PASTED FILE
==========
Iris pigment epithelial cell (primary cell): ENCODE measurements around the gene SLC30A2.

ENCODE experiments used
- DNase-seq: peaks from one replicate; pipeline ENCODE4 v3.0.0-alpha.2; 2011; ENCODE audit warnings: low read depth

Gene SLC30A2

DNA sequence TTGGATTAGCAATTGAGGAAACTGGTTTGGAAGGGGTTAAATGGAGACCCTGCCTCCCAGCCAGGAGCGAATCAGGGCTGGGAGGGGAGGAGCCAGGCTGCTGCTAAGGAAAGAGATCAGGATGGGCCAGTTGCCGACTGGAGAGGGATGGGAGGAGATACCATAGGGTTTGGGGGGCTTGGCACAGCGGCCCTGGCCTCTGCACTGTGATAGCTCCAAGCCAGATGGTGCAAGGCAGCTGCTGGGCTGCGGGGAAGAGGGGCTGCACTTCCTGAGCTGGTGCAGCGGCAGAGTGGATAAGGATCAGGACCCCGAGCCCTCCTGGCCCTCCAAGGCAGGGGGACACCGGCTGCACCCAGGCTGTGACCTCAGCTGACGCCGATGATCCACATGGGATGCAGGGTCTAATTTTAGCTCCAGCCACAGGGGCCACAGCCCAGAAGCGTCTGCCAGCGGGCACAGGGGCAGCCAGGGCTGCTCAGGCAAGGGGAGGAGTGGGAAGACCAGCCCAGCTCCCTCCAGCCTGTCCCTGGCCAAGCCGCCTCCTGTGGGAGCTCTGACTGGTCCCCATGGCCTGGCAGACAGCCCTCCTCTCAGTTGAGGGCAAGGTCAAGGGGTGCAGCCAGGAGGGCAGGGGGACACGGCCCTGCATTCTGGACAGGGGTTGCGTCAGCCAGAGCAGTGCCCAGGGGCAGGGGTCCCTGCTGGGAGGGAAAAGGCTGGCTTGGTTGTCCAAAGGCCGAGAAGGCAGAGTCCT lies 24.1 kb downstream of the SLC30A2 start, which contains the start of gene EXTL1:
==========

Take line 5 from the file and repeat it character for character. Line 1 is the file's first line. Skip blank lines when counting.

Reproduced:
DNA sequence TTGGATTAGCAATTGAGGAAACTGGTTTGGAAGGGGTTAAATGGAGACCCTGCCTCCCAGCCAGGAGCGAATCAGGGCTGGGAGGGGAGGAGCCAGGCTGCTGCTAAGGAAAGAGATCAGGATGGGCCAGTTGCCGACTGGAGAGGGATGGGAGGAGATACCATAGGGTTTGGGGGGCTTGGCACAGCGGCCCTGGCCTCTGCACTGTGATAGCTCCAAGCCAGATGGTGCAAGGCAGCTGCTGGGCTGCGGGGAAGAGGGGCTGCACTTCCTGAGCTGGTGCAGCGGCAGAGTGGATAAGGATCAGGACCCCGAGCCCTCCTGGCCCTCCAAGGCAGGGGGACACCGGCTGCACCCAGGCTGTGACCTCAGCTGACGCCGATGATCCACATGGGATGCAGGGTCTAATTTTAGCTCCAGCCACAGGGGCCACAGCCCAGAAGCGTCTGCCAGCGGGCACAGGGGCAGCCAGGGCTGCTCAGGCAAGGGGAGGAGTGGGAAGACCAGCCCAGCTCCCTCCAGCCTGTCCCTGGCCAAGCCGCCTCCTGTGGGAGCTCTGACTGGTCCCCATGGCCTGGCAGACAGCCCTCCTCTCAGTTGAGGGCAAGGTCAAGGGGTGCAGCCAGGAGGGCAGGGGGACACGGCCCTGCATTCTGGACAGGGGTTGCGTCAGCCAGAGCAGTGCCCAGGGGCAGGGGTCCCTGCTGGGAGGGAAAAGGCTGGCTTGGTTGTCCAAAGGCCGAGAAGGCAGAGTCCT lies 24.1 kb downstream of the SLC30A2 start, which contains the start of gene EXTL1: